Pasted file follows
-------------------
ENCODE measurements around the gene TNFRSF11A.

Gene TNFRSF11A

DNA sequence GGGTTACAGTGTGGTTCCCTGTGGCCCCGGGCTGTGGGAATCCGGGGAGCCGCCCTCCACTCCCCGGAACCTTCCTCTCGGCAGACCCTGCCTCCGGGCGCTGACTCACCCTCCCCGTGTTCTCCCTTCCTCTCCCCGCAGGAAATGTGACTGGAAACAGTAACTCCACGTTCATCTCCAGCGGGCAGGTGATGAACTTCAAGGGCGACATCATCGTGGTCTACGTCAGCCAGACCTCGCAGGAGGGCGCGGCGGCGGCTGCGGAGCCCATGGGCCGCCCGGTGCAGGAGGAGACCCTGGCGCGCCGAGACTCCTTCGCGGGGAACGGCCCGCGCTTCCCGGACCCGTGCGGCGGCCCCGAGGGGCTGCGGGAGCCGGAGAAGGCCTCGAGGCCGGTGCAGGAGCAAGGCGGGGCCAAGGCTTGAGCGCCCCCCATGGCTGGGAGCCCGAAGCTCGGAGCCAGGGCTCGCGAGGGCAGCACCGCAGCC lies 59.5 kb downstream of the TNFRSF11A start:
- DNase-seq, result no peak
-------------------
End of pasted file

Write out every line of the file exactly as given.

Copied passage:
ENCODE measurements around the gene TNFRSF11A.

Gene TNFRSF11A

DNA sequence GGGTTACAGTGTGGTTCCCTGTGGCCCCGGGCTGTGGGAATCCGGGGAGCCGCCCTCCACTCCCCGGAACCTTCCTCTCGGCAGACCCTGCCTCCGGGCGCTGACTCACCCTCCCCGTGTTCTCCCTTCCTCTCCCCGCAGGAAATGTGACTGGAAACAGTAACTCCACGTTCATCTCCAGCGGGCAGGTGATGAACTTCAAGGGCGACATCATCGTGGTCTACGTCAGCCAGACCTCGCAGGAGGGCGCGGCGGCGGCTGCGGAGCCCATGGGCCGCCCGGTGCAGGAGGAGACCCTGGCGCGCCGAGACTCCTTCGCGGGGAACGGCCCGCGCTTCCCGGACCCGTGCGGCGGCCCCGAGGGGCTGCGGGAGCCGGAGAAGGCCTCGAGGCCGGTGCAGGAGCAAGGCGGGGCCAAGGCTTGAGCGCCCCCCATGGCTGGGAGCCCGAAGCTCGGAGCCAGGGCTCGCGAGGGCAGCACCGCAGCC lies 59.5 kb downstream of the TNFRSF11A start:
- DNase-seq, result no peak